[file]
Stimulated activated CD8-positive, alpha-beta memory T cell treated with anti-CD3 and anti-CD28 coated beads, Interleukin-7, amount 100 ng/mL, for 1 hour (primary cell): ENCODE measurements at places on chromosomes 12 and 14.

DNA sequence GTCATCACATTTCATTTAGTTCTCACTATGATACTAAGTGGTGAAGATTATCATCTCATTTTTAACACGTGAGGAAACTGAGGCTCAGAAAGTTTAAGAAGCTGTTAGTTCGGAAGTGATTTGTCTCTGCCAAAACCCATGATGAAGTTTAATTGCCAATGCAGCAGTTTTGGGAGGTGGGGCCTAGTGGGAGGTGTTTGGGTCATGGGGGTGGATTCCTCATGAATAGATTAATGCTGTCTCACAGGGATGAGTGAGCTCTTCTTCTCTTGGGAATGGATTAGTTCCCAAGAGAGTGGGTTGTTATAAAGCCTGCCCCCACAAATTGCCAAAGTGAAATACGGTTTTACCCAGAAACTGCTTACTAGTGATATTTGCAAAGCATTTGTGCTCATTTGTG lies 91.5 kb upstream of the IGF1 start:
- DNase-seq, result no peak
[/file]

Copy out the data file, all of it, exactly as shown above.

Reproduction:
Stimulated activated CD8-positive, alpha-beta memory T cell treated with anti-CD3 and anti-CD28 coated beads, Interleukin-7, amount 100 ng/mL, for 1 hour (primary cell): ENCODE measurements at places on chromosomes 12 and 14.

DNA sequence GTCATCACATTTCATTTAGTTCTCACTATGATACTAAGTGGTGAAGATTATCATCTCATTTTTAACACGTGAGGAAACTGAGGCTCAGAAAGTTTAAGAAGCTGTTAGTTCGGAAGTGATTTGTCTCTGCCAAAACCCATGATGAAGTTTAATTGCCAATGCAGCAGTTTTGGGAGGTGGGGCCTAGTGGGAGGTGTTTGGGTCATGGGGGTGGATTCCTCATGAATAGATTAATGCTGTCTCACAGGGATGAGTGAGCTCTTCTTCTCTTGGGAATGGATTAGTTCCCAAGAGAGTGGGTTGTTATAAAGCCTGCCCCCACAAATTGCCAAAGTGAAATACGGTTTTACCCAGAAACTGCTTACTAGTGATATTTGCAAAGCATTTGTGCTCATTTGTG lies 91.5 kb upstream of the IGF1 start:
- DNase-seq, result no peak